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Sexually Transmitted Infections (STI's) - Hepatitis A B & C
> WHAT CAUSES HEPATITIS?
Hepatitis means ‘inflammation of the liver’. It is caused by viruses that can be passed on during sex.

Different viruses cause different types of hepatitis, some more serious than others. The viruses are spread in different ways. Vaccinations can protect you against the two most common types of hepatitis, A and B. There is a combined vaccine that protects against both A and B.

---HEPATITIS A---

> WHAT CAUSES HEPATITIS A?
A virus found in shit causes Hepatitis A. It is spread when tiny amounts of shit get into your mouth.

> WHAT ARE THE SYMPTOMS OF HEPATITIS A?
Symptoms can be mild, so you may not realise you have hepatitis A. Up to six weeks after being infected you may feel mild flu-like symptoms. You can also:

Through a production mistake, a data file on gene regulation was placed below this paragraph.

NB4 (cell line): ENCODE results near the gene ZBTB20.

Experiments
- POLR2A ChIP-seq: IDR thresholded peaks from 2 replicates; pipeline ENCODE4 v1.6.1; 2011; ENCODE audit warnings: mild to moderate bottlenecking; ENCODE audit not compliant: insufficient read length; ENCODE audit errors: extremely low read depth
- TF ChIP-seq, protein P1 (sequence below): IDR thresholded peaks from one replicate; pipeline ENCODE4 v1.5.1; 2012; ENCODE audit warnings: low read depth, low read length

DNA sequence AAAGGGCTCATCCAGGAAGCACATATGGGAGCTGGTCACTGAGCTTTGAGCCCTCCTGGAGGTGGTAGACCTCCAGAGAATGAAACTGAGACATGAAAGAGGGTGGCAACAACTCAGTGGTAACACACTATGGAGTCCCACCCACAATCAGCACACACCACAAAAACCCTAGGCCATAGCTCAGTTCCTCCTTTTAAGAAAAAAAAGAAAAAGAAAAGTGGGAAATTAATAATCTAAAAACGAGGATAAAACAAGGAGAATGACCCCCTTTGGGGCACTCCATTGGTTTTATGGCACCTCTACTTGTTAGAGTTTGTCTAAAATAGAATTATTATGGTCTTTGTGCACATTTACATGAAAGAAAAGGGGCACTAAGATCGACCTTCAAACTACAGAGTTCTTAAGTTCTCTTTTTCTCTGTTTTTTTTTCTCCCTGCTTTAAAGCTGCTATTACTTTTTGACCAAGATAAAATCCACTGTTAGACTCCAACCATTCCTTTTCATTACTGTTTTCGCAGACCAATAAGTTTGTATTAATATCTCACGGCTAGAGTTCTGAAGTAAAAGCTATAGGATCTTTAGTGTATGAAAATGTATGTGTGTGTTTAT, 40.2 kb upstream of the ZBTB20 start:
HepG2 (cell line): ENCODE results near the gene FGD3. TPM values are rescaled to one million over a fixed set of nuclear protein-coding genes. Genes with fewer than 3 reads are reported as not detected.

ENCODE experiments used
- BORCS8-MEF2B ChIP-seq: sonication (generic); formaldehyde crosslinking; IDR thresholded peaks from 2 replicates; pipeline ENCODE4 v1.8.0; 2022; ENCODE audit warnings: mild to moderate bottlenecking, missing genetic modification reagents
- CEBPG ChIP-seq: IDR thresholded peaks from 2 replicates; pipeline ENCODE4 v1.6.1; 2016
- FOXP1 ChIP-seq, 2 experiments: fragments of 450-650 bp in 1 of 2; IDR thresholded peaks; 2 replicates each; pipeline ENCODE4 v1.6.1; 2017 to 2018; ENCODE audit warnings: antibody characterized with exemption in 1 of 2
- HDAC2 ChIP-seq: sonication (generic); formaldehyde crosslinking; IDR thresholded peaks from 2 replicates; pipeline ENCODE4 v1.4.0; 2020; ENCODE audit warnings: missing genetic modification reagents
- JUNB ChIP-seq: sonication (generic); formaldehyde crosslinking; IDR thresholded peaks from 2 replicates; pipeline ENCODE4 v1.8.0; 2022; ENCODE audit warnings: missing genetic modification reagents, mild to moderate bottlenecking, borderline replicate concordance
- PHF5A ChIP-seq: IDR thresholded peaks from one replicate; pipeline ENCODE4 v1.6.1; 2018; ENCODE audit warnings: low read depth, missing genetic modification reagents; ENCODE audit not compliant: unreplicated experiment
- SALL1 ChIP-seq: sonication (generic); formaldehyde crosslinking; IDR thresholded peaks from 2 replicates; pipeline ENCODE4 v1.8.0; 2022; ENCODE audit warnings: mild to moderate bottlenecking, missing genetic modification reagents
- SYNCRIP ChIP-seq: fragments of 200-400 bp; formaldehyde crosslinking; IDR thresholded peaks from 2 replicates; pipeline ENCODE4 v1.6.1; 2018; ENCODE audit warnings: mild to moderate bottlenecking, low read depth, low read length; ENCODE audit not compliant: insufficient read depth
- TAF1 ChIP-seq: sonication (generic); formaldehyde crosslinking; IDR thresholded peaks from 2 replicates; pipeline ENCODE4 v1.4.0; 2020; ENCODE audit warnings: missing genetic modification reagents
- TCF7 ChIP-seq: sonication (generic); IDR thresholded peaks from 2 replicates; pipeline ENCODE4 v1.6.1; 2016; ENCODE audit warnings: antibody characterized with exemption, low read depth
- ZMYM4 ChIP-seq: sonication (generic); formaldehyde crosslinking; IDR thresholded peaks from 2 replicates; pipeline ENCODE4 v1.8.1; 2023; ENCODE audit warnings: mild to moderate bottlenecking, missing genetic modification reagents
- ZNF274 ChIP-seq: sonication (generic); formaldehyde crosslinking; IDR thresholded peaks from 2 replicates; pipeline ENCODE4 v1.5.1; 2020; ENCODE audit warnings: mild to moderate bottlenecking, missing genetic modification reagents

• Have a fever or diarrhoea
• Feel sick or very tired
• Have dark coloured piss
• Have pale shit
• Lose weight
• You may feel sick when faced with tobacco smoke, fatty food and alcohol
• Your skin and the whites of your eyes can turn yellow

The illness can last for many weeks, taking many months to get your strength back. You’ll be most infectious before symptoms show.

> HOW IS HEPATITIS A PASSED ON?
The virus, contained in shit, needs to get into your mouth to infect you. Traces of shit can be left on your hands and on food prepared by an infectious person.

Especially abroad, water can also become contaminated. During sex shit can get on your fingers and in your mouth through:
• Rimming
• Fingering
• Fucking without condoms
• Handling used condoms and dildos

> HOW IS HEPATITIS A PREVENTED?